In Internet Explorer 9 or 10, click on the gear icon in the upper-right corner and choose Manage Add-Ons. Scroll down to the bottom, under Oracle America, Inc., select each of the entries in turn; they'll probably say "Java(tm) Plug-In SSV Helper" or some such. In the lower-right corner click the button marked Disable. Restart IE. At the bottom of the screen, you'll see a notice that says, "The 'Java(tm) Plug-In SSV Helper' add-on from 'Oracle America, Inc.' is ready to use." Click Don't Enable. If you get a second notice about a Java add-on, click Don't Enable on it, too. That should permanently disable Java Runtime in IE.

In any recent version of Firefox, click the Firefox tab in the upper-left corner and choose Add-Ons. You should see an add-on for Java(TM) Platform SE 7 U11. Click once on the entry, and click Disable. Restart Firefox.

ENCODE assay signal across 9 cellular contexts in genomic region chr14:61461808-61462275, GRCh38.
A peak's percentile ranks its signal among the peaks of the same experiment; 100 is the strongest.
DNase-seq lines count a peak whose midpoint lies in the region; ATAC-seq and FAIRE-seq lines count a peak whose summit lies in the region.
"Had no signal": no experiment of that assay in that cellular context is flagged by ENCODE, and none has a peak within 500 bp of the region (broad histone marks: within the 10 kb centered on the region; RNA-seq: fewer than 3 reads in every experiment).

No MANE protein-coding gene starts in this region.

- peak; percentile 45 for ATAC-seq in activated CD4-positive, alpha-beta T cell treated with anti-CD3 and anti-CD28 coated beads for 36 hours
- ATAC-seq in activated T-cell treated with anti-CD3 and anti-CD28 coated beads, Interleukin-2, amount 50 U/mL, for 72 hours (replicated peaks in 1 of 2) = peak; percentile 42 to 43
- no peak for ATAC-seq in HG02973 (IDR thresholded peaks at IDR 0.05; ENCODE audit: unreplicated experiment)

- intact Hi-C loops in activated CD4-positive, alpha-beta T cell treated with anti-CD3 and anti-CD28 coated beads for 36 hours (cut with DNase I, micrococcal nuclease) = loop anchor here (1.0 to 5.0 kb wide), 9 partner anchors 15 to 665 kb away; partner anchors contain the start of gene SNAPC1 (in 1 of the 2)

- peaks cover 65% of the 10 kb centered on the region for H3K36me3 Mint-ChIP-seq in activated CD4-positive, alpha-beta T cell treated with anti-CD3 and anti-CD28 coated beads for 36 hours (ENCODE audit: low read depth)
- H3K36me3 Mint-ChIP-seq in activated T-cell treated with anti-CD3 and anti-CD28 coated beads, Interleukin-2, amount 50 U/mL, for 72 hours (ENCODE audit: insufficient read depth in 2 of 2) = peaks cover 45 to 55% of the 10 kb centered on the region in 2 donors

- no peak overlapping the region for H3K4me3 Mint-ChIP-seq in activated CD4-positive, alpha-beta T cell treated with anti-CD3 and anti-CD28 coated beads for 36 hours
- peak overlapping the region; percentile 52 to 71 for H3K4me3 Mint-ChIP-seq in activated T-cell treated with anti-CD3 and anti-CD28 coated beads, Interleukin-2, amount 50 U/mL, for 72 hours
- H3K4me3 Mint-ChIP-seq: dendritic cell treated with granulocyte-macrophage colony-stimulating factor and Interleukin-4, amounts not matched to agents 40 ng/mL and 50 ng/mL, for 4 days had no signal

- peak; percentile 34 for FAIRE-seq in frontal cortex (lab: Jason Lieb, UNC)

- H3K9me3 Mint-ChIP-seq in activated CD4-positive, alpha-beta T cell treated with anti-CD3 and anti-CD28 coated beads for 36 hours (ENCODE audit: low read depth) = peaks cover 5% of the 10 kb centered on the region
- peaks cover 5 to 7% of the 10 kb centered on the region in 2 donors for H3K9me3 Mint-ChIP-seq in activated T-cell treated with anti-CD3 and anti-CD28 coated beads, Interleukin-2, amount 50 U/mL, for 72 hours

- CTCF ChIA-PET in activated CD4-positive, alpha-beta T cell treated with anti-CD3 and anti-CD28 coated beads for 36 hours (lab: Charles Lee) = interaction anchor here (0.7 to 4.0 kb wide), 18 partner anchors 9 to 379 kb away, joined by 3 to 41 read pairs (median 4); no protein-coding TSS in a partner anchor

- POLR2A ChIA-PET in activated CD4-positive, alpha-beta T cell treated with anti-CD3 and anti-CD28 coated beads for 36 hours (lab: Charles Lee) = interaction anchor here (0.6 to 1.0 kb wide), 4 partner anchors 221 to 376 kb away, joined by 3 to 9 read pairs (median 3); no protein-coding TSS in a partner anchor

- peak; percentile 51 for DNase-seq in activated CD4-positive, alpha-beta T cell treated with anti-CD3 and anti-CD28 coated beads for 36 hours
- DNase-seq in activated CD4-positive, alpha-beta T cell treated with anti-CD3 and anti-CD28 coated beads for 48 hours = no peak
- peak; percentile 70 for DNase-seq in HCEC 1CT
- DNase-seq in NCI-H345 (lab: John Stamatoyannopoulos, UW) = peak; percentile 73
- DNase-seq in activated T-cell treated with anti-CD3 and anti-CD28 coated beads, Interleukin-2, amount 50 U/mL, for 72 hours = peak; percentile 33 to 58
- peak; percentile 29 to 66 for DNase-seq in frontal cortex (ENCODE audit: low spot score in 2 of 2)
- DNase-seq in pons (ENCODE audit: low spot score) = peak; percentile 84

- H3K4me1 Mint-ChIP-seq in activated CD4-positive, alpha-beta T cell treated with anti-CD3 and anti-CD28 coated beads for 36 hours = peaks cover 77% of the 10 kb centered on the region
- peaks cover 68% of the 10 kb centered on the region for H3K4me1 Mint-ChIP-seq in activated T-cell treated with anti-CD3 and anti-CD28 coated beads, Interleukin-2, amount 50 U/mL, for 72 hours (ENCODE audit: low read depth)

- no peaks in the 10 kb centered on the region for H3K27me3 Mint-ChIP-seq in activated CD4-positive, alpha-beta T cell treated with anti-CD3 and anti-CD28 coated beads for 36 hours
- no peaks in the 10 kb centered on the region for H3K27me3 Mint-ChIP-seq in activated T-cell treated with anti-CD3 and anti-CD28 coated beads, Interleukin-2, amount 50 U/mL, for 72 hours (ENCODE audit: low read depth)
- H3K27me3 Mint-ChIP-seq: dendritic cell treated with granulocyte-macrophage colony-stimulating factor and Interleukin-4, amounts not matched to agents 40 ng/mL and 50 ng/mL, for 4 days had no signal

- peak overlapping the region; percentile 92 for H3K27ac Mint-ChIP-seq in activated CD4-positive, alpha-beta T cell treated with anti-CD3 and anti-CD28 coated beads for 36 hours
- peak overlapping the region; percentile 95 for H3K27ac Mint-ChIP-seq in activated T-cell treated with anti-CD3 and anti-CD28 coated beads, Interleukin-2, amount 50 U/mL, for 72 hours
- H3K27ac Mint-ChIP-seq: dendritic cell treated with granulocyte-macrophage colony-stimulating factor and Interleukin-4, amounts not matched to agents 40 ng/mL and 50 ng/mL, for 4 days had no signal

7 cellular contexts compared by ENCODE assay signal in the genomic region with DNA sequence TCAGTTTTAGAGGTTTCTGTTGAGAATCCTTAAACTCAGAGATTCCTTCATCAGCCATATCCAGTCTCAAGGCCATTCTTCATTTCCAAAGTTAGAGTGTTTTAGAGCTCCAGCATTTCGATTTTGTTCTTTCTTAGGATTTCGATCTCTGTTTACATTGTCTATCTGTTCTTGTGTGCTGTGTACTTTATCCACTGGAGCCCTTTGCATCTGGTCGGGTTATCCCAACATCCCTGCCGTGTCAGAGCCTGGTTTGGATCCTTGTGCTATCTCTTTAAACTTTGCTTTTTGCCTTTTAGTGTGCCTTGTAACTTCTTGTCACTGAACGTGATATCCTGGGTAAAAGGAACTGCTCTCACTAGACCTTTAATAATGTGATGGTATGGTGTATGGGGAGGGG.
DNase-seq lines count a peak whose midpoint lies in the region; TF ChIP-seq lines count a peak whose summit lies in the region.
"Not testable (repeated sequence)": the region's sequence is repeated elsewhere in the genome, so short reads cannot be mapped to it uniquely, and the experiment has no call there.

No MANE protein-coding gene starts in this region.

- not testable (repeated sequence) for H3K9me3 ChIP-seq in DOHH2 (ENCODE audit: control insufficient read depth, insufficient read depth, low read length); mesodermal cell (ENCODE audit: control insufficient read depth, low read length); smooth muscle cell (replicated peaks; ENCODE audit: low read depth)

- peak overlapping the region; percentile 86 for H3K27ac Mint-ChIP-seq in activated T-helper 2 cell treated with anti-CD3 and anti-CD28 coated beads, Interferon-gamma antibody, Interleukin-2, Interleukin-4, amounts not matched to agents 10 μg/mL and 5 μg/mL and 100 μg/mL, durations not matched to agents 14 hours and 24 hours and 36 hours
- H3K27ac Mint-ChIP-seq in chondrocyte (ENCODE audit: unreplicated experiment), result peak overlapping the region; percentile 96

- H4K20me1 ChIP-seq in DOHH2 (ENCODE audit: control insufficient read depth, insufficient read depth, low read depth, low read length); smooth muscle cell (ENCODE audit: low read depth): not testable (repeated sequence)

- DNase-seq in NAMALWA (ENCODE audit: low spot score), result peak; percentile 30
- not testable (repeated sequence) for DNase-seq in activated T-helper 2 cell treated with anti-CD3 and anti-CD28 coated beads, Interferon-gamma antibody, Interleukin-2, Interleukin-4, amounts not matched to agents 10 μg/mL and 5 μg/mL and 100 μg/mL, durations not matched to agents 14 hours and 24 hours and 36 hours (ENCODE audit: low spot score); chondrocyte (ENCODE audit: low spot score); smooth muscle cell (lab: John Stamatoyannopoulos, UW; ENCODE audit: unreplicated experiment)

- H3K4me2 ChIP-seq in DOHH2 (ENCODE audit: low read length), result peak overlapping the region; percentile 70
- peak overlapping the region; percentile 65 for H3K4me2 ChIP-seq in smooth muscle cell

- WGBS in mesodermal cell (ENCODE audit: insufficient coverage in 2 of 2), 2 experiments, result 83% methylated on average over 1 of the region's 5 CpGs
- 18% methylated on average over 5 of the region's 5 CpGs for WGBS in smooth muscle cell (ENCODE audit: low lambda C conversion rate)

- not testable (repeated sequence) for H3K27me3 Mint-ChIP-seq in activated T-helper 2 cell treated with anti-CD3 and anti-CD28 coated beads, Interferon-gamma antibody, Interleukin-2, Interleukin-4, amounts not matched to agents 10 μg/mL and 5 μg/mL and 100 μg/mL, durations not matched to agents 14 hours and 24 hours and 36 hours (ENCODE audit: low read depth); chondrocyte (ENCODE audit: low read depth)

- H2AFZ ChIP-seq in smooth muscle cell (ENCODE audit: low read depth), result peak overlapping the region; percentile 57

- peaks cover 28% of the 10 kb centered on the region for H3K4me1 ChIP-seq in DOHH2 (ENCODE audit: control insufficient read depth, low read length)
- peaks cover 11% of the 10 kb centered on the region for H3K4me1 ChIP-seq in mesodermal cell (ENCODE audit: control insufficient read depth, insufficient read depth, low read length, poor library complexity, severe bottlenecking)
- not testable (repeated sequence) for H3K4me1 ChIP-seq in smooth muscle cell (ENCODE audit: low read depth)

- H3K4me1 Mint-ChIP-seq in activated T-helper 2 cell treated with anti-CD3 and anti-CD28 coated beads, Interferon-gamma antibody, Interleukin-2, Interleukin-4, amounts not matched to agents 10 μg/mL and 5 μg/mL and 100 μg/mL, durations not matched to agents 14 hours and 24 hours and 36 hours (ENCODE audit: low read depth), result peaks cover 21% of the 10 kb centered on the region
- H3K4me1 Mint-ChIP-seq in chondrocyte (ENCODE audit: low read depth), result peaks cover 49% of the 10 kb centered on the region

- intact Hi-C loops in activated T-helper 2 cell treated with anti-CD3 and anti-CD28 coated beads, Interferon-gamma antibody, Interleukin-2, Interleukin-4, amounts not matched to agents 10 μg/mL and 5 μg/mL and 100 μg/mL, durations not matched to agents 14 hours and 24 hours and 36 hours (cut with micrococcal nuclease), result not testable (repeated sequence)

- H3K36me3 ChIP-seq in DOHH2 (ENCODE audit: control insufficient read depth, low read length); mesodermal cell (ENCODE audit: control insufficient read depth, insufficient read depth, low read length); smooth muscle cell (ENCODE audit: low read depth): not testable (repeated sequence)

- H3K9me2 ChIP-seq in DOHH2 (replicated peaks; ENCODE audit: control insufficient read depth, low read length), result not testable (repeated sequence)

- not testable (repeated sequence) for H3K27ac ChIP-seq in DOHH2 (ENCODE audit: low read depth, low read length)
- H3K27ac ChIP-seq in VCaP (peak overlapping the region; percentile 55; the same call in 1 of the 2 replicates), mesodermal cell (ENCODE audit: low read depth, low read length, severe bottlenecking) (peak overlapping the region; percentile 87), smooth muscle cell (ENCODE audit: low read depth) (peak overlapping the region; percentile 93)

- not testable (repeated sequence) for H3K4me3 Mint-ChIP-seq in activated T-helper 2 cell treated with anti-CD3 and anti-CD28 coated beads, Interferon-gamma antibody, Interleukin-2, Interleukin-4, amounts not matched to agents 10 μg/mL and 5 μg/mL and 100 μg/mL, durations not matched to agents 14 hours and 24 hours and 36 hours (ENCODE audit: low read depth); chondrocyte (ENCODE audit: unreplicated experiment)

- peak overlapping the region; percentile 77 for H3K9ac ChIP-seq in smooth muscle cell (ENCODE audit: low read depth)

In Chrome, type chrome://plugins in the address bar and push Enter. You should see an entry that says something like "Java (2 files) - Version:" Click on that entry and click the link that says Disable. Restart Chrome.

In Safari, Go to Preferences > Security > and unclick Enable Java

from infoworld.com

It makes sense to disable Java in all your browsers unless you regularly use a site the needs it. Then, perhaps it's best to enable in in one of your browsers and make sure it's the latest version. One thing to remember however, is to keep JAVASCRIPT on! JAVASCRIPT is not Java if you turn Javascript off, you will find that most of the sites you enjoy, including your site at Slabmedia, don't work as well as you would like.

That's all for now. One more cautionary tale of the internet to keep you up at night.

- Jim